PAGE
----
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I spent yesterday in a very unexcited way, taking my sweet time getting all sorts of work done. That is my idea of a week-end rest. I did the same today. Somehow or other this paper tore--excuse it please.
I spent four hours on Mondays French. I think that woman is cracked.
I had intended to call on Miss Cowley today, but I left the library at then after five. I thought it was much earlier. I think it is very bad form to call so near supper time, is it not? I did not want to risk it, at any rate.
I got my history done for Tuesday. That means I have worked ahead as much as possible. The week ought not to be so rushed, although I imagine that we will have a bunch of quizzes the Monday after I get back.
I went up late yesterday afternoon to get a Cap and Gown. Everybody was out except Duffie Schulman. She has a very keen perception--haha, and discovered that I was rather disguested with my work and things in general, and she absolutely made me go off campus with her and Lucy and Marjorie Peck for dinner. I did not want to go, but it was really a good thing for me. At any rate she and I ran most of the way back, and dropped into my seat just before the doors were locked and as the choir was starting to march down. I never want to make such close connections again.
I am glad that I stuck to my idea of wearing a cap and gown. I fully expected to find half the class rigged up in them, but there were only two others. I guess they all thought that everybody else would be doing it, so decided not to. Duffie offered me her [???] key, but I thought it might be taken seriously.
The performance was much better than the sophomore one--it was held together much better. The scene opened with a bunch of girls waving their high school diplomas. Then they sit down and wonder what they are going to do with themselves. Then various scenes appear, and as each one finds her work, she gets up and leaves the stage. Clifford Sellers, Junior President, whom you know, Mother, is the only one left. Suddenly she decides she wants to go to college. She stays on the stage, while a sort of spirit announces all the things good and bad in college. As each one comes in the large scale in the background, balances to good then bad, etc. The scenes were awfully well worked out, beautifully costumed, and well acted. Some of them were parting from home, friends made at college, who by the way were perfect take-offs on about twenty girls in our class, cramming for exams, field day, ice carnival, English speech classes, Junior prom, errors of a exam in Hygiene lectures, Phi Beta Kappa awards, etc. It was awfully good.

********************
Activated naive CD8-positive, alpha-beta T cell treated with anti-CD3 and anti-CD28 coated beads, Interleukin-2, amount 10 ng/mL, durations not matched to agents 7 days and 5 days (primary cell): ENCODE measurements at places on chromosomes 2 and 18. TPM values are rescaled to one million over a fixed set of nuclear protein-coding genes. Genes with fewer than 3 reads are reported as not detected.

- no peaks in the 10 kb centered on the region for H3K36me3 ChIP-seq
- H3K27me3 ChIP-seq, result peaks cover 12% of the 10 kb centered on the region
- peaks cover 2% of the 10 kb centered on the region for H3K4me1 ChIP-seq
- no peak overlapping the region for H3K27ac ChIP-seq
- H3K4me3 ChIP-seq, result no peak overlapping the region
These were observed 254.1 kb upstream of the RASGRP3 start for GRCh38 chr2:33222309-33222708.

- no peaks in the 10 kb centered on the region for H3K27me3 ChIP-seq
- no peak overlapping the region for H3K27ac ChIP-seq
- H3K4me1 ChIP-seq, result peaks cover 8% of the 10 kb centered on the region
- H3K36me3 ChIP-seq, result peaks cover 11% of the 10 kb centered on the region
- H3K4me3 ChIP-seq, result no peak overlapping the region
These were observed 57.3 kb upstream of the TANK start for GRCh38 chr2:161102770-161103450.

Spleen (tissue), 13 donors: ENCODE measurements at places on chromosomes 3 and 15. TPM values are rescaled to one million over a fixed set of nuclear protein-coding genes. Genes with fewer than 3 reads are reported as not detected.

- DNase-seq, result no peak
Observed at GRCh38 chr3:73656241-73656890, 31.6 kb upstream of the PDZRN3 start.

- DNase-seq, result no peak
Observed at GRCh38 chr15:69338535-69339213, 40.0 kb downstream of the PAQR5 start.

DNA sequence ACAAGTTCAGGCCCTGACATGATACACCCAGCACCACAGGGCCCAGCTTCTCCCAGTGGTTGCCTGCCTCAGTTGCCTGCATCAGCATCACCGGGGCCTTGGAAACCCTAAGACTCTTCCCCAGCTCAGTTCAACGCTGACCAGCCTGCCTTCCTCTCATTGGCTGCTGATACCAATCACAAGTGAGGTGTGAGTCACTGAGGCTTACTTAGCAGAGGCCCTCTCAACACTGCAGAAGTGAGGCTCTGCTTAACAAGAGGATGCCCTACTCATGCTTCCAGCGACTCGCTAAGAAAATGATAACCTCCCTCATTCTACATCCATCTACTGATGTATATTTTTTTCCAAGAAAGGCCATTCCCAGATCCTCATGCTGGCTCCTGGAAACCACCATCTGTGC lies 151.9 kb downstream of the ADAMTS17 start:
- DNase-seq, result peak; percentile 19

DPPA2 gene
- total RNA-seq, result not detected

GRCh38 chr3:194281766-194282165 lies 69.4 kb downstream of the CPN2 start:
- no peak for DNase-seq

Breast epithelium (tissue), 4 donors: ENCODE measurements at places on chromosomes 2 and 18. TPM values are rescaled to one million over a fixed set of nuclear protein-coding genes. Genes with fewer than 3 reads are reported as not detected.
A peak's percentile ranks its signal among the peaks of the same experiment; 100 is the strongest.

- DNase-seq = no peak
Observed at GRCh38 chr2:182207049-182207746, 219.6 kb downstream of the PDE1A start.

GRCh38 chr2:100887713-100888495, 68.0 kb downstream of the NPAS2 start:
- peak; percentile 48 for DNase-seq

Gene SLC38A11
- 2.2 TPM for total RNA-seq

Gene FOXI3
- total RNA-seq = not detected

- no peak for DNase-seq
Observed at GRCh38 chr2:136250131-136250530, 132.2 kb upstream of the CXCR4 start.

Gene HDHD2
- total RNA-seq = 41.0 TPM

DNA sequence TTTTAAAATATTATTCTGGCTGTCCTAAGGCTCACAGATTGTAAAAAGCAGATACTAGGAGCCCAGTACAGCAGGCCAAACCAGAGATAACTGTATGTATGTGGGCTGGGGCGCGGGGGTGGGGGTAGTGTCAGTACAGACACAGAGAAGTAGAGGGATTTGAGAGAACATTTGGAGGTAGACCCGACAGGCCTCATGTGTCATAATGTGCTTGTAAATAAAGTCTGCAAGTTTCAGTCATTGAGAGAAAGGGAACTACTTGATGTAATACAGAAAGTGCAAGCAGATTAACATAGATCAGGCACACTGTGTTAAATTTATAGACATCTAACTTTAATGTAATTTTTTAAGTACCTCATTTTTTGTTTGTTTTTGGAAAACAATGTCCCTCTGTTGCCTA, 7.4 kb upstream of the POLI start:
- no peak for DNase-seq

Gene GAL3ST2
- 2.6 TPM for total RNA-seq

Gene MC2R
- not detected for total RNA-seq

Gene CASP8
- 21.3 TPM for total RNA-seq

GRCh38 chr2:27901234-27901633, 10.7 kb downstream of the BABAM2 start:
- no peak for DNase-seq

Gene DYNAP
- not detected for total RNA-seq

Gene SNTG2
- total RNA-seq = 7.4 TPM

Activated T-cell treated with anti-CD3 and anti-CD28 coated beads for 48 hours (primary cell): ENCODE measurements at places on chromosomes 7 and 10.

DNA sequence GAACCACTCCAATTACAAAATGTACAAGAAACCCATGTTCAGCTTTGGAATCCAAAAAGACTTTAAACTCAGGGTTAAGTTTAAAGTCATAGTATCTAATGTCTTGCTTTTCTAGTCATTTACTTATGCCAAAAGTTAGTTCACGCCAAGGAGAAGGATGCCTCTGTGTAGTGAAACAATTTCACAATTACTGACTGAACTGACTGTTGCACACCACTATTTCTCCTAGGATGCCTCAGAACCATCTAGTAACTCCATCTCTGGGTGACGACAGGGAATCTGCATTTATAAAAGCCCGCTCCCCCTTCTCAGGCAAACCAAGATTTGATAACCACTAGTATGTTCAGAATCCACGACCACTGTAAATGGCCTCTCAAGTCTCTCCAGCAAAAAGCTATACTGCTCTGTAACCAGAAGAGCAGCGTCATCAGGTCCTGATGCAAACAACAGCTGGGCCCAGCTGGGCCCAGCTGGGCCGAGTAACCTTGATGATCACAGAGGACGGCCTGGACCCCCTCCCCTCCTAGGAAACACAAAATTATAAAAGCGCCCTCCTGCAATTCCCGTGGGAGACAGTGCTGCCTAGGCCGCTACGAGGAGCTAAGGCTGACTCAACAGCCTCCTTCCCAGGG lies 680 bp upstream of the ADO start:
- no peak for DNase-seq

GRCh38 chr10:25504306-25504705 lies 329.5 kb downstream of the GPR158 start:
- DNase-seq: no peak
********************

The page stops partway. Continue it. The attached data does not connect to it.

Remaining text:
In the Junior prom stunt, Clifford Sellers asks if they have men for that. The answer is, if you are lucky enough. Then the various men appear, all of whom have some good reason for not being able to come. The Harvard law student in Cap and Gown is too busy, the supposedly good looking but rather sissified Princetonian says he would like to, but since the Fifth Debate of Vassar, he is afraid his mental capulties are not equal too it, and big Yale athlete, who got some applause, says he is not able to come, because he has eight dates, finally the brother is asked, and he is willing to risk it. He then comes in, and falls over himself and his feet generally. I think that scene, the Hygiene lecture, and the Ice Carnival, which was beautiful, and the take-offs on the Freshmen, took best. At the end Clifford Sellers presented us with the banner of the odd classes and Olive Watkins accepted it. Rrefreshments[sic] and dancing till ten-forty-five followed.
Lucy was on the Food Committee, so I toted Marjorie Peck around till she was able to come back. Lucy has certainly been good enough to me, so I thought I better do that. I never saw a kid have such a good time.
Henrietta Seitner just came up to invite me to tea in Senior Parlor Tuesday afternoon. Her Aunt Selina is to be here.
Did you say you sent my laundry special delivery? It is not here yet.